It was not until 1859 that pensions for service were granted automatically to all ratings who had served for 20 consecutive years in the Royal Navy. Up to 1859 there was no guarantee that a rating would receive a pension for service. Before then, pensions were rarely awarded to ratings unless they had been wounded or killed in action or on duty.

The majority of ratings entered as boys, signing their first engagement at 18 and therefore retired at 38, or 43 for those who signed on for a ‘fifth five’. This left a man with much of his working life remaining and naval pensioners were often still in employment, many of them in dockyards and other naval establishments.

4. Records covering First World War and later service

As for other periods, there are a hotchpotch of different pension records that survive for seamen who served in the First World War:

4.1 Selected First World War pension award files

A sample of disability pension awards from the First World War are held under references PIN 26/16684-17178. Search these records by name or number using the PIN 26 series search in our catalogue.

4.2 First World War widows’ pension forms

A random sample of First World War widows’ and dependants’ pensions forms were selected for preservation and are now held in record series PIN 82. They represent around 8% of all First World War armed services pensions. For more details see our research guide to disability and dependants’ pensions in the First World War or read the PIN 82 series description.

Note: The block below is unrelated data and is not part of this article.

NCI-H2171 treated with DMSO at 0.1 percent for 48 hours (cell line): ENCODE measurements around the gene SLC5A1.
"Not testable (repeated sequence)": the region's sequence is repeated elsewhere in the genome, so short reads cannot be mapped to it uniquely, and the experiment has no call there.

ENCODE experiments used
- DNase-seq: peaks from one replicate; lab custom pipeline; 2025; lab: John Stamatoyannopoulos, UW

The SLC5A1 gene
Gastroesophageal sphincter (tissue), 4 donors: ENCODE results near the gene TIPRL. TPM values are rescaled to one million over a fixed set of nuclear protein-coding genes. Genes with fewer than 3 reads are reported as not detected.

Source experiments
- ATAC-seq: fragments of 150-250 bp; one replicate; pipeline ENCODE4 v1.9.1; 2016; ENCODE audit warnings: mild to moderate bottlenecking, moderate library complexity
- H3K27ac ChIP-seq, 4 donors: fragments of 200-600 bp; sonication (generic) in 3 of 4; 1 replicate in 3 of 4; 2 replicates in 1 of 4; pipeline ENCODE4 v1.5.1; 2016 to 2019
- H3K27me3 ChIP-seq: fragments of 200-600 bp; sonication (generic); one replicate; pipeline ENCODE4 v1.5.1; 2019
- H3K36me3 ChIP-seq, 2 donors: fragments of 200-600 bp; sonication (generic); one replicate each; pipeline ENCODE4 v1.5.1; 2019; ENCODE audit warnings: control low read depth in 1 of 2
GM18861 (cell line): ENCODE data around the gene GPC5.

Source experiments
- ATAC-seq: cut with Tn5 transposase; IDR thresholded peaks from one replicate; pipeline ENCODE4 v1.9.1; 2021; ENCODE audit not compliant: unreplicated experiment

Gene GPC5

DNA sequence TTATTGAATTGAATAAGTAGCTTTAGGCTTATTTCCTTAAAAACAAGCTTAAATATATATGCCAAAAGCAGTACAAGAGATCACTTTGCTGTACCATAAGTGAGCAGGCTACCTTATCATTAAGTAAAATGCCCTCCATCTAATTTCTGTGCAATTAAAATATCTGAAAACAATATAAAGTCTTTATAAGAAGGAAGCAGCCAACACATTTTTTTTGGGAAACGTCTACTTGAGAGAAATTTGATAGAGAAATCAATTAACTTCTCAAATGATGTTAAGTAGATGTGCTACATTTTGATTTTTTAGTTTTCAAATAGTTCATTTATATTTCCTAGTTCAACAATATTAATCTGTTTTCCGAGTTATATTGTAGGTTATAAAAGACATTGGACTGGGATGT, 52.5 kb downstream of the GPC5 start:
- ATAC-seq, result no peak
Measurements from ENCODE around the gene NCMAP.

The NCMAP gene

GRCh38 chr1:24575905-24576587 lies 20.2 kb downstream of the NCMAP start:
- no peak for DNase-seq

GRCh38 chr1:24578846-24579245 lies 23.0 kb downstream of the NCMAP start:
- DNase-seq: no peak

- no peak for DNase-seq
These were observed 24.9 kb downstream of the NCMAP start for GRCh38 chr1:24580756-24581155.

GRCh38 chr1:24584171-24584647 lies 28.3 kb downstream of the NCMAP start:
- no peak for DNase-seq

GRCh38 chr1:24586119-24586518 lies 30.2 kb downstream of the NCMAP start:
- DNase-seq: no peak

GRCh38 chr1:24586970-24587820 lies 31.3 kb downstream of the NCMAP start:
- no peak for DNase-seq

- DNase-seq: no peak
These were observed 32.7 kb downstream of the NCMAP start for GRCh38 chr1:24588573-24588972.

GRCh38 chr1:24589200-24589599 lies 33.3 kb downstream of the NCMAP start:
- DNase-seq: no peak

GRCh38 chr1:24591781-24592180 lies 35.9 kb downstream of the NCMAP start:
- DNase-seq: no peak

4.3 Pensions paid to widows and dependants between 1921 and 1926 for ratings killed in action

4.4 Merchant seamen in Admiralty employment

Allowances to widows, children and other dependants of merchant seamen killed during ‘warlike operations’ while serving on merchant ships and auxiliary craft commissioned into the service of the Royal Navy are in:

  • PMG 56 – the records date from April 1914 to March 1928 and contain:
    • name and rank of person killed
    • name of ship/submarine
    • name and address of claimant
    • rate of pension
    • widow’s age (not always given)

Other similar records include:

  • Pension grants 1918-1925 to officers and men of the mercantile marine killed or injured in Admiralty employment in PIN 15/1733-1736
  • Claims to pensions 1919-1925 by seamen of the Royal Naval Reserve in PIN 15/209-211

4.5 Seamen who died in service but not in conflict

Look in the register of applications for pensions 1911-1933 of seamen who died in service but not in ‘warlike operations’ (ADM 166/14) – the register includes an index.

5. Superannuation pensions, 18th and 19th centuries

A superannuation pension is a pension granted upon retirement of the individual.

5.1 Candidates for Greenwich Hospital pensions or other relief

Date Range Record type Catalogue reference
1789 – 1859 Registers of applicants ADM 6/271-322
1813 – 1834 Numerical list of candidates (with an index) ADM 6/267-269

5.2 Registers of candidates for admission to Greenwich Hospital